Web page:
Busy day at work today, so I’ll keep my thoughts on this series brief. Here we go:
- To me, the Blackhawks are a lot like the Penguins: high-end talent up front, a fantastic regular season, and high expectations. There’s one key difference: the Hawks have a defense that, you know, plays defense. The Blackhawks are like the Penguins in that they’re a well-rounded team with plenty of firepower, but they also have a very solid defense corps. This series will be another challenge for the B’s, but they’ve clearly been up to the task thus far. The Hawks’ defensemen move the puck out of their zone very well. It’ll be important for the Bruins to establish a good forecheck, particularly bruisers like Milan Lucic and Nathan Horton on the first line and Shawn Thornton on the fourth. Wear the Hawks’ defensemen down.
- I’m not sure what to expect from Corey Crawford. He seems to alternate between being a top-flight goalie and being merely average enough to stay in the net. He’s got very solid stats this postseason, but I don’t buy him as an “elite” goalie quite yet. However, the Hawks won the Cup in 2010 without an “elite” goalie (Antti Niemi), so that may not matter as much.
- My father, Father BruinsHockeyNow, and I have watched a lot of Hawks games over the past few years to watch our neighbor, Jimmy Hayes, play professional hockey (which is pretty cool). He won’t be playing in this series (barring injuries), but it’s given me a chance to watch this Chicago team. The other day, my father said that he thinks Patrick Kane will go away if the Bruins put a body on him, and I tend to agree with him. Kane and Tyler Seguin are similar in that they’re both highly skilled but shy away from physical contact. If they get pounded and pounded every shift, they’ll start to stay away from the corners and loose pucks. It’ll be important for the B’s to put a body on Kane (legally) every time he touches the puck.
- Jonathan Toews is normally one of the most even-keeled players in the NHL, so it was strange to see him absolutely lose his mind in the Detroit series. It was also a plus for the Bruins. If Toews got that far off his game against Detroit, imagine what a player like Brad Marchand, a known agitator could do to him. Toews was absolutely ineffective for huge stretches of that Detroit series because players like Henrik Zetterberg and Pavel Datsyuk were driving him nuts. Toews is the rudder of this Hawks team; if the B’s can get him off his game, good things will happen.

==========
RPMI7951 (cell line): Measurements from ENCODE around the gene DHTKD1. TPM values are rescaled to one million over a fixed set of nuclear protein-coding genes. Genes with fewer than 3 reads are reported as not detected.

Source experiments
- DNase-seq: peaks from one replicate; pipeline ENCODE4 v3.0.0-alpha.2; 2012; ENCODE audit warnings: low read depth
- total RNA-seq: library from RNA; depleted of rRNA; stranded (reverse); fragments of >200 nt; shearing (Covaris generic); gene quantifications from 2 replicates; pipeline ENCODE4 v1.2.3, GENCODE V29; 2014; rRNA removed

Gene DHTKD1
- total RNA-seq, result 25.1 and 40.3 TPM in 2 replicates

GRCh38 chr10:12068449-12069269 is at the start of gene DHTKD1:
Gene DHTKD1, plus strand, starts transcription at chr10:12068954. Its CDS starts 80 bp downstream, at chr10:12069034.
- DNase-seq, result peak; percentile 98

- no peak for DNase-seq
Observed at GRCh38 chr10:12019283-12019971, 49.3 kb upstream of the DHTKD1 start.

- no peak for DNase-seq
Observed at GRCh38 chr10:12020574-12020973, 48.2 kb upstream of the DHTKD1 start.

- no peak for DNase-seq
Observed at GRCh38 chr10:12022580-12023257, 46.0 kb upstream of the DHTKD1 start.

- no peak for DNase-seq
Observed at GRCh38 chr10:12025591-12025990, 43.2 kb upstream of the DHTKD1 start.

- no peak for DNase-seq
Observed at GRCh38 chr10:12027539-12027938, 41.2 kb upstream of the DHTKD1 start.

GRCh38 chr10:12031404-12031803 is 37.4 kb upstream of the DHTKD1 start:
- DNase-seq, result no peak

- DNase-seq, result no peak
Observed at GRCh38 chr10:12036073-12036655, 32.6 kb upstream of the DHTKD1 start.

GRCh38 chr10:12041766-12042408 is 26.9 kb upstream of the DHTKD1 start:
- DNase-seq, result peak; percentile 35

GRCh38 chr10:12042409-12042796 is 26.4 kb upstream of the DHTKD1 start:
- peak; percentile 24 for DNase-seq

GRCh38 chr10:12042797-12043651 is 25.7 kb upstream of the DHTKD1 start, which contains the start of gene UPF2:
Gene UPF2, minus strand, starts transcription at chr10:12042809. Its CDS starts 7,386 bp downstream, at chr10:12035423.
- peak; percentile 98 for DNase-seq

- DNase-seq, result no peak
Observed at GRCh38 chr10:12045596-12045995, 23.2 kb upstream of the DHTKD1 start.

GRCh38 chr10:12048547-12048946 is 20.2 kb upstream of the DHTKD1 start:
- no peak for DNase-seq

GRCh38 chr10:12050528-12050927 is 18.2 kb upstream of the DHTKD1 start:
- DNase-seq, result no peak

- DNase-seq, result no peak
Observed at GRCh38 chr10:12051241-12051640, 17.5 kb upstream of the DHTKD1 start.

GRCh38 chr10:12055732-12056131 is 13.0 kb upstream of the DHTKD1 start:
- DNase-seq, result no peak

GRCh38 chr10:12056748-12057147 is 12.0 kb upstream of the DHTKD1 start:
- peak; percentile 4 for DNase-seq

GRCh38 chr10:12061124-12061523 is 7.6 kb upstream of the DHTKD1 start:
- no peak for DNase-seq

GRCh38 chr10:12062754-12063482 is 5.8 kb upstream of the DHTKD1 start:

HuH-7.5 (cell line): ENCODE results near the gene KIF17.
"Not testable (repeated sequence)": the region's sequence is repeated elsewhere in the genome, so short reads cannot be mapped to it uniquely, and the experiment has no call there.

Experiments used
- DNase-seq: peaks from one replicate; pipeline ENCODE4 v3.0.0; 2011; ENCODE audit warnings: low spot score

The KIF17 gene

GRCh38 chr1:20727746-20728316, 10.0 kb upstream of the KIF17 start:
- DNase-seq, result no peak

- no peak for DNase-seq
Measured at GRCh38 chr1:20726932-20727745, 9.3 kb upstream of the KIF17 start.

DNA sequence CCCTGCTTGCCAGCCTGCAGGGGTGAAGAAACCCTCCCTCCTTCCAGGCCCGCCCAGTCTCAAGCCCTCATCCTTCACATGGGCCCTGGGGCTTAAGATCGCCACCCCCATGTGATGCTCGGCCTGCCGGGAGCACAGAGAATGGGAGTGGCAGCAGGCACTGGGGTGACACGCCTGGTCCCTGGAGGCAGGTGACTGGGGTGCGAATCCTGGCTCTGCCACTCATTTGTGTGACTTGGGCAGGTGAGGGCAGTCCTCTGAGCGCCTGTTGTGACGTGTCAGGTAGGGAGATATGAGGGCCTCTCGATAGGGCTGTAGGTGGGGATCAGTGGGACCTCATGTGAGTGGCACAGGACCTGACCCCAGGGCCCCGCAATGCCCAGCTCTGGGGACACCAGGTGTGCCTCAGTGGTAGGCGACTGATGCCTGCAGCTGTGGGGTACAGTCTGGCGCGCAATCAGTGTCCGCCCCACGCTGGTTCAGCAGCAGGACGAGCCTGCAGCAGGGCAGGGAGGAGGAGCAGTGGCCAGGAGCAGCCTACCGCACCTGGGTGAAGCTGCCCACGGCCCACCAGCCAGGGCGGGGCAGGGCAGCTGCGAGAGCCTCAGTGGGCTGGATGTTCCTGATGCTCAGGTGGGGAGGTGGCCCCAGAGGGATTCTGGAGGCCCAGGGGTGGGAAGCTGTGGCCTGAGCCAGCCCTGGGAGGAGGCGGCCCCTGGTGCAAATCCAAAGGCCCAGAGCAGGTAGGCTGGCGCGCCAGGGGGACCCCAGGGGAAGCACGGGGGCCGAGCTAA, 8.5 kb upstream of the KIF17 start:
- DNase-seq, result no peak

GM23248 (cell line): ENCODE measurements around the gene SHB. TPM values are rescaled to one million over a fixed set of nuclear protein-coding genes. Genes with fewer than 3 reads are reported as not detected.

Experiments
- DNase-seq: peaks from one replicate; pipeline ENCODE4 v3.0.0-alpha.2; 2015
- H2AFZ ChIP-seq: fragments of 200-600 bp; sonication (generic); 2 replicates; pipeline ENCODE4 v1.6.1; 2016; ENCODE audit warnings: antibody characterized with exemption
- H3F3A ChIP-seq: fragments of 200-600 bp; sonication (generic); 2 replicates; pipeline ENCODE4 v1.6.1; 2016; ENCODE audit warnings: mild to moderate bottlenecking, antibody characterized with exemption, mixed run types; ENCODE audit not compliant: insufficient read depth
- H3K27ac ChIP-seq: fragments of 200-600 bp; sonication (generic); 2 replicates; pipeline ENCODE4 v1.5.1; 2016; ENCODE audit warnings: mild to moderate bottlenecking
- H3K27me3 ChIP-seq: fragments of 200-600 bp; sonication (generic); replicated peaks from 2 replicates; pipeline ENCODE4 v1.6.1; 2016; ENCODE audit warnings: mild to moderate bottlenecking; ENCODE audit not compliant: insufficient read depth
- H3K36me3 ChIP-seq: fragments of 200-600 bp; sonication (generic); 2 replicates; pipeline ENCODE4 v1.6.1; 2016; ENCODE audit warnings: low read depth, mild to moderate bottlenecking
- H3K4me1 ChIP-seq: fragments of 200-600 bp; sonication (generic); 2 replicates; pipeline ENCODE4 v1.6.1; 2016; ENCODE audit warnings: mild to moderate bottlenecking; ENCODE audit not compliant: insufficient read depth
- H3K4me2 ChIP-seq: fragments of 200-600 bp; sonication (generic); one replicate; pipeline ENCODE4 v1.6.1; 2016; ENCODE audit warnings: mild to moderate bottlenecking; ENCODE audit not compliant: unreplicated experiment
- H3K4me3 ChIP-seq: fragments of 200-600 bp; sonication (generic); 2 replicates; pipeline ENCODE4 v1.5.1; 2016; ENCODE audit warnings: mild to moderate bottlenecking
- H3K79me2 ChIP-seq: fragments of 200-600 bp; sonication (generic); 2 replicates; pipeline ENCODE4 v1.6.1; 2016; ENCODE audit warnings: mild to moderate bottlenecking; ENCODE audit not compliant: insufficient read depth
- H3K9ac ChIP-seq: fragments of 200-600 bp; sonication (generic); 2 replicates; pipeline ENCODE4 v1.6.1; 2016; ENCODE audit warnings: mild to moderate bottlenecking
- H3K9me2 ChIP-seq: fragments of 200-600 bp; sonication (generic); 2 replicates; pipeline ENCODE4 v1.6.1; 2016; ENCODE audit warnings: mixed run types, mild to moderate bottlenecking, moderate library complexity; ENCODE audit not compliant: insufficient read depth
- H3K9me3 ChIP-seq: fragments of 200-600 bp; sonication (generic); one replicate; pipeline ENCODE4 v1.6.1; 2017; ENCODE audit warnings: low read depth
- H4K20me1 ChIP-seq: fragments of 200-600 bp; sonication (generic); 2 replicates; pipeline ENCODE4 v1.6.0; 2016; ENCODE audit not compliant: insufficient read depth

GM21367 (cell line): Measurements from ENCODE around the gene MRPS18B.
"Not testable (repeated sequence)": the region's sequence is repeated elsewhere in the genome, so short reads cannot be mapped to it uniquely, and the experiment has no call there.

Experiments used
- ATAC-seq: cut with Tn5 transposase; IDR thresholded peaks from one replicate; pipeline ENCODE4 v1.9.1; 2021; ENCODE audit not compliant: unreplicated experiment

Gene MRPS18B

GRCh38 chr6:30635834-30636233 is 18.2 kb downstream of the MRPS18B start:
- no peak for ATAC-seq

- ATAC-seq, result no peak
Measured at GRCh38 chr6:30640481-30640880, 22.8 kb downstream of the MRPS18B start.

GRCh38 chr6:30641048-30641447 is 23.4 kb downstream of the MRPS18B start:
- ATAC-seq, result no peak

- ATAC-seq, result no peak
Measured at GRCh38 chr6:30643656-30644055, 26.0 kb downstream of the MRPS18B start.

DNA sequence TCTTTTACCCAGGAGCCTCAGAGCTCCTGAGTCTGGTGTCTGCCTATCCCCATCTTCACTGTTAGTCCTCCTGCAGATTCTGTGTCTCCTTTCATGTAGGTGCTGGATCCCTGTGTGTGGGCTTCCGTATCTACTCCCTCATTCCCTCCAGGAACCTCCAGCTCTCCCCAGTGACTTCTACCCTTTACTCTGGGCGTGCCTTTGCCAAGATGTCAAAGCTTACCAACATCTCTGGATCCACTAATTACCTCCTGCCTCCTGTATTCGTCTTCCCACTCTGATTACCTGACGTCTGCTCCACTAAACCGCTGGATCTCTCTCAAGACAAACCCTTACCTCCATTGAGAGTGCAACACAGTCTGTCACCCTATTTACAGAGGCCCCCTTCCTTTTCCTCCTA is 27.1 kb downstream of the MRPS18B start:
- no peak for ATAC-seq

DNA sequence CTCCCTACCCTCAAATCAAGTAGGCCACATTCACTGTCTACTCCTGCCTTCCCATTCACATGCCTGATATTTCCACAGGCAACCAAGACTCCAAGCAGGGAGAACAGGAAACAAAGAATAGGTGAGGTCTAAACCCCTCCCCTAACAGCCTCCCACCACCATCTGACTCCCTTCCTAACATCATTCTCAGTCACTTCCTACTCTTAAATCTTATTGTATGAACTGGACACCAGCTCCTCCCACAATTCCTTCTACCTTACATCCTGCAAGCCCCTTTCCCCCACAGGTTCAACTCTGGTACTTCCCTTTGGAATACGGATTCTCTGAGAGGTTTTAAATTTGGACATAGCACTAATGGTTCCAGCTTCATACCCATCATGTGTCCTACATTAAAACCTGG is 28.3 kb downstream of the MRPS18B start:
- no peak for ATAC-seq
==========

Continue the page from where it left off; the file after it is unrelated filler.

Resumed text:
- Special teams may be a wash again in this series. Both teams have strong penalty kills, and both have struggling power plays. If one side can break through, it’ll be a game-changer.
- It’ll be important for the Bruins to not buy into Andrew Shaw’s antics, the same way the Hawks must avoid being baited by Marchand. Shaw is a Marchand Lite, a small, annoying guy who has a knack for scoring when you hate him the most. Lucic in particular is a guy who I can see taking a swipe at Shaw and possibly taking a dumb penalty in the process. The B’s must maintain their composure.
- So what happens? The Bruins are currently playing the best hockey I’ve ever seen them play, quite frankly. No Bruins team I’ve ever seen has played the kind of all-around hockey this team has played since the last ten minutes of Game 7 vs. Toronto. It’s incredible. If Tuukka Rask puts forth the effort he did against Pittsburgh, the B’s have this one in the bag. If he’s merely average, they should still be OK if they play the strong team defense they’re capable of. I see the Bruins splitting the first two in Chicago, winning both at home, then clinching the Cup on Garden ice in Game 6. Let’s hope that’s how it goes down.